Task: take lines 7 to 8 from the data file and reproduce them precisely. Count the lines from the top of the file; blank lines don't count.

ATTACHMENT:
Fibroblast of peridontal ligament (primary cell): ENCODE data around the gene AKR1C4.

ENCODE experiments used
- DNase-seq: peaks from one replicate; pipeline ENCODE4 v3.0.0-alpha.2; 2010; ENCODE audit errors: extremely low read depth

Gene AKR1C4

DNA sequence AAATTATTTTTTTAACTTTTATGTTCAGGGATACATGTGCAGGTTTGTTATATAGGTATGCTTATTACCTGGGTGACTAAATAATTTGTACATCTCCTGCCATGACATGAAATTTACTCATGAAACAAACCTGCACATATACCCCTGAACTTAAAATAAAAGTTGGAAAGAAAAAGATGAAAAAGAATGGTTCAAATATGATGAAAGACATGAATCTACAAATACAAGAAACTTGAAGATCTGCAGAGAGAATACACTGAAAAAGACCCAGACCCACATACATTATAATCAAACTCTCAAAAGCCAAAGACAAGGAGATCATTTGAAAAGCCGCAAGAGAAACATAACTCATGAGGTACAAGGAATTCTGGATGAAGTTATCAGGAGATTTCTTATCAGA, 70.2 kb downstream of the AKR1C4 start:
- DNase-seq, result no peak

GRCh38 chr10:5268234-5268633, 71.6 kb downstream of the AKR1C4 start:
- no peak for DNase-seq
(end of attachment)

GRCh38 chr10:5268234-5268633, 71.6 kb downstream of the AKR1C4 start:
- no peak for DNase-seq